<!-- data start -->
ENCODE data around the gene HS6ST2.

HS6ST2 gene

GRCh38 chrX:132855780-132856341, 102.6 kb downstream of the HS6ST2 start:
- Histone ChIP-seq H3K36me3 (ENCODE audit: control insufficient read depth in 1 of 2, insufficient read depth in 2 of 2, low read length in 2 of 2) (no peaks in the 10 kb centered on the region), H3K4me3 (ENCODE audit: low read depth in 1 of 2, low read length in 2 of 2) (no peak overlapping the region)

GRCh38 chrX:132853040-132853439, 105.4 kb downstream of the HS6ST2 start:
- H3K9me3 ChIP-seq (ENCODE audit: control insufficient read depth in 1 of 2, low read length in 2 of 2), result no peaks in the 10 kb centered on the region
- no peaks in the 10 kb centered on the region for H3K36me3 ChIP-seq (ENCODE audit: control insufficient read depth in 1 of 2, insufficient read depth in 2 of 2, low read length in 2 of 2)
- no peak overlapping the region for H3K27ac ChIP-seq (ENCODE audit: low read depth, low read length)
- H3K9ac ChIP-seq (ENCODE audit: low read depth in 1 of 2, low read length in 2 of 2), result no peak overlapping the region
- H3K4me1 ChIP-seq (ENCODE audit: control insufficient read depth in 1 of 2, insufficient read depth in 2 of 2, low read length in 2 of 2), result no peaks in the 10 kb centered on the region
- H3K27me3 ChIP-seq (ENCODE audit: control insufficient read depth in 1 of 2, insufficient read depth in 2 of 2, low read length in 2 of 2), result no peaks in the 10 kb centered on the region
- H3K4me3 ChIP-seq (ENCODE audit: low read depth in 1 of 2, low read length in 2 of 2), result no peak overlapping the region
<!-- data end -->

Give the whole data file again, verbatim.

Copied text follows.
ENCODE data around the gene HS6ST2.

HS6ST2 gene

GRCh38 chrX:132855780-132856341, 102.6 kb downstream of the HS6ST2 start:
- Histone ChIP-seq H3K36me3 (ENCODE audit: control insufficient read depth in 1 of 2, insufficient read depth in 2 of 2, low read length in 2 of 2) (no peaks in the 10 kb centered on the region), H3K4me3 (ENCODE audit: low read depth in 1 of 2, low read length in 2 of 2) (no peak overlapping the region)

GRCh38 chrX:132853040-132853439, 105.4 kb downstream of the HS6ST2 start:
- H3K9me3 ChIP-seq (ENCODE audit: control insufficient read depth in 1 of 2, low read length in 2 of 2), result no peaks in the 10 kb centered on the region
- no peaks in the 10 kb centered on the region for H3K36me3 ChIP-seq (ENCODE audit: control insufficient read depth in 1 of 2, insufficient read depth in 2 of 2, low read length in 2 of 2)
- no peak overlapping the region for H3K27ac ChIP-seq (ENCODE audit: low read depth, low read length)
- H3K9ac ChIP-seq (ENCODE audit: low read depth in 1 of 2, low read length in 2 of 2), result no peak overlapping the region
- H3K4me1 ChIP-seq (ENCODE audit: control insufficient read depth in 1 of 2, insufficient read depth in 2 of 2, low read length in 2 of 2), result no peaks in the 10 kb centered on the region
- H3K27me3 ChIP-seq (ENCODE audit: control insufficient read depth in 1 of 2, insufficient read depth in 2 of 2, low read length in 2 of 2), result no peaks in the 10 kb centered on the region
- H3K4me3 ChIP-seq (ENCODE audit: low read depth in 1 of 2, low read length in 2 of 2), result no peak overlapping the region